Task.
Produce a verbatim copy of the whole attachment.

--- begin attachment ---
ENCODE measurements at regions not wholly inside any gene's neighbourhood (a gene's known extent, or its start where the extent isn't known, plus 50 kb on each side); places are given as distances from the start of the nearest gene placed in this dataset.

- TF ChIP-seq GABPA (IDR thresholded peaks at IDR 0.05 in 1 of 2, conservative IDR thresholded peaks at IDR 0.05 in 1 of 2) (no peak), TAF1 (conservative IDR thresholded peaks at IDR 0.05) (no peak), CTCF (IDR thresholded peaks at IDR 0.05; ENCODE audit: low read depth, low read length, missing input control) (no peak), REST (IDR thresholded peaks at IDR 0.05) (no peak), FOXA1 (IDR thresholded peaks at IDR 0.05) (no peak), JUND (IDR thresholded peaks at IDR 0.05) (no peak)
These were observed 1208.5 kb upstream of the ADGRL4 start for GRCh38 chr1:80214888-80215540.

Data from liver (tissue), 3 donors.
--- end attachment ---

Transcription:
ENCODE measurements at regions not wholly inside any gene's neighbourhood (a gene's known extent, or its start where the extent isn't known, plus 50 kb on each side); places are given as distances from the start of the nearest gene placed in this dataset.

- TF ChIP-seq GABPA (IDR thresholded peaks at IDR 0.05 in 1 of 2, conservative IDR thresholded peaks at IDR 0.05 in 1 of 2) (no peak), TAF1 (conservative IDR thresholded peaks at IDR 0.05) (no peak), CTCF (IDR thresholded peaks at IDR 0.05; ENCODE audit: low read depth, low read length, missing input control) (no peak), REST (IDR thresholded peaks at IDR 0.05) (no peak), FOXA1 (IDR thresholded peaks at IDR 0.05) (no peak), JUND (IDR thresholded peaks at IDR 0.05) (no peak)
These were observed 1208.5 kb upstream of the ADGRL4 start for GRCh38 chr1:80214888-80215540.

Data from liver (tissue), 3 donors.